One major way the navy contributed to the war effort came through coastal and riverine operations against Confederate targets. Beginning with the August 1861 capture of Fort Hatteras in North Carolina, naval commanders achieved major victories that aided the war effort, including New Orleans. The navy also participated in joint operations with local army units. McPherson highlights, for example, a combined operation against Brownsville, Texas, in November 1863 to restrict trade across the Rio Grande from Mexico. While he rightly downplays the significance of the Brownsville occupation in the larger scheme of the war, the Brownsville expedition demonstrates how these forces worked together throughout the war. Naval support for army units on shore had a direct impact on Union victories, including Forts Henry and Donelson in Tennessee, Vicksburg, and Fort Fischer outside Wilmington, North Carolina.

Outside of naval campaigns, McPherson devotes a significant portion of his book to the Union blockade of the Confederate coastline and its emergence as the navy’s primary mission throughout the war. Abraham Lincoln’s April 1861 declaration of the coastal blockade took months to become effective as the navy required sufficient ships and a forward base to maintain operations off major Confederate ports and smaller rivers and inlets. Du Pont’s November 1861 capture of Port Royal provided the South Atlantic Blockading Squadron a forward base situated between Savannah and Charleston to allow their ships to remain on station without returning North for resupply. The acquisition and construction of new steam-powered warships also aided with blockade maintenance and allowed Du Pont and other commanders the ability to occupy the numerous smaller inlets that litter the Confederate coastline. Despite these provisions, Confederate forces regularly ran the blockade and brought in much-needed supplies. McPherson asserts that of the near 1,300 attempts to either export cotton or import war material, about 1,000 ships made it through. The blockade, however, significantly reduced cotton exports and Southern merchants could not reap the benefit of higher prices due to increased shipping expenses and inflation. This in turn significantly weakened the Confederate economy and in McPherson’s mind had a direct impact on Confederate ironclad construction as well as railroad maintenance.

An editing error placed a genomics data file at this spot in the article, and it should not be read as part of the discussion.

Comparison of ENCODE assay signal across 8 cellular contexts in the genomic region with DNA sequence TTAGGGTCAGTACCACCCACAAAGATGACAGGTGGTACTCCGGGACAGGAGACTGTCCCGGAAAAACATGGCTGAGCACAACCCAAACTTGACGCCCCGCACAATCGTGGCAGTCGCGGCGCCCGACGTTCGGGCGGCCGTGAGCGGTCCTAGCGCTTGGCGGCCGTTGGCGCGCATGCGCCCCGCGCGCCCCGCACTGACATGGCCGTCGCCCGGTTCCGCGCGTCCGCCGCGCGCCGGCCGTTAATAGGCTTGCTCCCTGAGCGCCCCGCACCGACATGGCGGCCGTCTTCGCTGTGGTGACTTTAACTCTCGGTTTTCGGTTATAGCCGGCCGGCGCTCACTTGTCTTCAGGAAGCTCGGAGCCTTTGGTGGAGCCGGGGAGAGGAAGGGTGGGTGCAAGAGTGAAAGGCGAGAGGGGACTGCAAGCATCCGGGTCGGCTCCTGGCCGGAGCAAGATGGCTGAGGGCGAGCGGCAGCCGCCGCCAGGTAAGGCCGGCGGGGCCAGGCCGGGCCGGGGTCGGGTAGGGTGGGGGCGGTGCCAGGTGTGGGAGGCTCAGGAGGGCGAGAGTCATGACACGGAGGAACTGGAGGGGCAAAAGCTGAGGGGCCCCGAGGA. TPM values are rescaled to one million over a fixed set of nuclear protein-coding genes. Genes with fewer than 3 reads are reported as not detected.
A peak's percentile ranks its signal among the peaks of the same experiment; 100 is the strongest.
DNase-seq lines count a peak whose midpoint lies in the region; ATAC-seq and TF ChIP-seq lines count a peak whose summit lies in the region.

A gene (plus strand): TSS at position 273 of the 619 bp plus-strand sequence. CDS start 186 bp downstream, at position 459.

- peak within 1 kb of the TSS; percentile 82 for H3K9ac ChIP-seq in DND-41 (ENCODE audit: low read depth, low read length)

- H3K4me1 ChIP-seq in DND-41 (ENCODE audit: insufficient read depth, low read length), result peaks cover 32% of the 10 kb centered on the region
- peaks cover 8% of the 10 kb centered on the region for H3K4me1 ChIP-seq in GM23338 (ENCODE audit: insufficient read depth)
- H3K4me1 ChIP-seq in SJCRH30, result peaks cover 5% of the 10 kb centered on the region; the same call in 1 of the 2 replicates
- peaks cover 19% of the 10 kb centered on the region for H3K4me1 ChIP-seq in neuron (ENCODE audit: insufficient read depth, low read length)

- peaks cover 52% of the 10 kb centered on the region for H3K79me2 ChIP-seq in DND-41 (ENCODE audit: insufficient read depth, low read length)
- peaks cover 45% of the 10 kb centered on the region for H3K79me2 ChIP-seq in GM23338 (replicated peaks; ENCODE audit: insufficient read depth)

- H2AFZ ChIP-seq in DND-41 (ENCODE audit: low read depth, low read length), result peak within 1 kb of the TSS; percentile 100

McPherson’s emphasis on recounting Northern naval significance unfortunately results in an unbalanced work that does not fully reflect the book’s title. He underrepresents the Confederate navy throughout the book, particularly domestic Confederate naval construction. He briefly mentions the rise of Confederate naval defenses in New Orleans and the Virginia conversion of the USS Merrimack into the CSS Virginia, but neglects to mention how similar developments shaped defensive preparations in other locations. A brief section on Confederate defensive preparations in Charleston would have substantially strengthened his treatment of the multiple campaigns against the South Carolina port. He instead intersperses content concerning Charleston across multiple sections within several chapters. This makes the text difficult to follow at times, particularly if someone is not knowledgeable about Civil War chronology. The complexity of the war at sea does not easily lend itself to a brief narrative, and in the process some subjects receive only a brief retelling. McPherson deserves credit for trying to cover many different topics within a relatively short text but needed to elaborate more on the Confederate navy.

In War on the Waters, McPherson highlights the growing importance of naval history within the voluminous Civil War historiography. Whether from the blockade or other operations, he successfully demonstrates the navy’s importance to the Union victory in 1865. Although the book contains notable flaws, McPherson accomplishes his stated goal throughout his brief narrative. The book introduces the different ways both navies affected proceedings and can ultimately serve as a gateway for others interested in the larger war at sea.

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Citation: Charles Wexler. Review of McPherson, James M., War on the Waters: The Union and Confederate Navies, 1861-1865. H-CivWar, H-Net Reviews. June, 2015. URL: http://www.h-net.org/reviews/showrev.php?id=42054